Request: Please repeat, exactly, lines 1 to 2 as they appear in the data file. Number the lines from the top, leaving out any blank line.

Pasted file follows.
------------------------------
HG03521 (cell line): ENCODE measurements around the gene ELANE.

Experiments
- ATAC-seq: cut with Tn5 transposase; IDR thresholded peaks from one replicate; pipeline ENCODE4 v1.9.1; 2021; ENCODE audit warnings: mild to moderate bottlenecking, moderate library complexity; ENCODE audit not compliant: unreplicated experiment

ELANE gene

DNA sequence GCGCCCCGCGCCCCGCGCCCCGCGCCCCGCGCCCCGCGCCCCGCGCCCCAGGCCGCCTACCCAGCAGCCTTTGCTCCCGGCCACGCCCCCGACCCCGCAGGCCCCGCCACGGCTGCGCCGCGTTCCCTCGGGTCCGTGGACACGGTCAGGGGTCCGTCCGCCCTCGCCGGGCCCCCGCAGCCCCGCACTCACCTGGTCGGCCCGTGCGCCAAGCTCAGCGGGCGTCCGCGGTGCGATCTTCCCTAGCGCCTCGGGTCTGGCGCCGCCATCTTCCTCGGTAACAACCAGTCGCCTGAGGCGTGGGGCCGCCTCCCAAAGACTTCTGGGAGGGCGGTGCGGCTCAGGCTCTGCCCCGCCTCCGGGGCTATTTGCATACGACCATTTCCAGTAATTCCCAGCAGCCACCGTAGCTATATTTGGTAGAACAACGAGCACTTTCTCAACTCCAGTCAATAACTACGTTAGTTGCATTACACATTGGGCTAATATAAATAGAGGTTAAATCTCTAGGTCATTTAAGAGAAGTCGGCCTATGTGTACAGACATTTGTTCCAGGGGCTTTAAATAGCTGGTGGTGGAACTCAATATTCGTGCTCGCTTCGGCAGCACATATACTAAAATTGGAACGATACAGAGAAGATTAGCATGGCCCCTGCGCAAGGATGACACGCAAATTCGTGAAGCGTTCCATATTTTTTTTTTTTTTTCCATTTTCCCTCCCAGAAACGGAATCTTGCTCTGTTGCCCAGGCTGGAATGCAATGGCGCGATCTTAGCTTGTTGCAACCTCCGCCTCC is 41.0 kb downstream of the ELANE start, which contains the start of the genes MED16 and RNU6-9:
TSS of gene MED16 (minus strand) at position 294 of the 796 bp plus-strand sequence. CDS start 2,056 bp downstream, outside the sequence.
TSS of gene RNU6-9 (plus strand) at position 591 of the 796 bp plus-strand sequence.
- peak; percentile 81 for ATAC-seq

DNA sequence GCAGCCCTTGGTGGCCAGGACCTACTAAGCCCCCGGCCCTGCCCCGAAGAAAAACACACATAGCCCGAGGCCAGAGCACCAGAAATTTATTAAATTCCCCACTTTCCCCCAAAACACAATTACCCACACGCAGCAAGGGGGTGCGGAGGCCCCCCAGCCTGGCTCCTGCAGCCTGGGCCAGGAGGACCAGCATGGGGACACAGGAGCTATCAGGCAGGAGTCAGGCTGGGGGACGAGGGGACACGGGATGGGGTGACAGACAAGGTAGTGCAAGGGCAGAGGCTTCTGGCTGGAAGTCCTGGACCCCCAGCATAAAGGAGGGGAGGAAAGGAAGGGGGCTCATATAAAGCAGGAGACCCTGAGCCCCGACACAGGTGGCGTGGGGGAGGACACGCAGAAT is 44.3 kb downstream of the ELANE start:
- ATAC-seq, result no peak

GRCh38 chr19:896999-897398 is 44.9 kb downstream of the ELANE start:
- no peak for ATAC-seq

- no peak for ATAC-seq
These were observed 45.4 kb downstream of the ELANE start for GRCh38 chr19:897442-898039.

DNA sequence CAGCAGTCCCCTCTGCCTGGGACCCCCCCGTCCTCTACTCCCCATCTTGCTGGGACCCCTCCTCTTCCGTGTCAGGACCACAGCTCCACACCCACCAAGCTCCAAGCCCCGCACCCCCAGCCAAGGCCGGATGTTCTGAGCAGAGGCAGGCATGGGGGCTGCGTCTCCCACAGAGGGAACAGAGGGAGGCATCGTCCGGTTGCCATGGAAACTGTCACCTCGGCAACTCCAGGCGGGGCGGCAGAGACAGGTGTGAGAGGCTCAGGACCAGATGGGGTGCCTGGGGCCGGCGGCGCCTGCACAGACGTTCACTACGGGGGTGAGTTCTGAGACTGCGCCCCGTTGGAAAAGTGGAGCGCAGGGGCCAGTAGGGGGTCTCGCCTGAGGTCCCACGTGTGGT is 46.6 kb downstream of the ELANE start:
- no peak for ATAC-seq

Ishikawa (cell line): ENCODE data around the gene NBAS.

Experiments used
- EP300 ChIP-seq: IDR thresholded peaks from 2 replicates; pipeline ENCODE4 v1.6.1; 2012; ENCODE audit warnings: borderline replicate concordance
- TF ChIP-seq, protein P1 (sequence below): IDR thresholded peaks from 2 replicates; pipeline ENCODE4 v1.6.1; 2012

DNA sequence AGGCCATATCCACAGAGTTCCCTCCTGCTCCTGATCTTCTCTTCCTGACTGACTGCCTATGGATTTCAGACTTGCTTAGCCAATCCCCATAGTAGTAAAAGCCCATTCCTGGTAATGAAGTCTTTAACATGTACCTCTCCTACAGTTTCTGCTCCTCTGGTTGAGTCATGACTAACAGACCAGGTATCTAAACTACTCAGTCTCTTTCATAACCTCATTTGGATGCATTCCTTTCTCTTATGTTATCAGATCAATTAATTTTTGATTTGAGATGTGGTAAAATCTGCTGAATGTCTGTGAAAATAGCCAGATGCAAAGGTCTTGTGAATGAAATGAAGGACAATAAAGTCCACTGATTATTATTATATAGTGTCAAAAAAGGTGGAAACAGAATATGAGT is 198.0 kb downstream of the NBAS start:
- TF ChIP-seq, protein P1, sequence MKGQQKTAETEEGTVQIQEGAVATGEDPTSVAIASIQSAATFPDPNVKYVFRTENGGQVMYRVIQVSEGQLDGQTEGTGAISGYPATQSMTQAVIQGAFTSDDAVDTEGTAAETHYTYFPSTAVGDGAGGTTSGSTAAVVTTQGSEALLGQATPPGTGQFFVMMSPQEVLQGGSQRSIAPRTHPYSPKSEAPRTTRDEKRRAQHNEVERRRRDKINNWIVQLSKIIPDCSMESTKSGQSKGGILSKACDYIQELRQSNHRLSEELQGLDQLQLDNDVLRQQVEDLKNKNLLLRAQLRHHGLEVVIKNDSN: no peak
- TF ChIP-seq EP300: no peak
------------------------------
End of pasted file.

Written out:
HG03521 (cell line): ENCODE measurements around the gene ELANE.

Experiments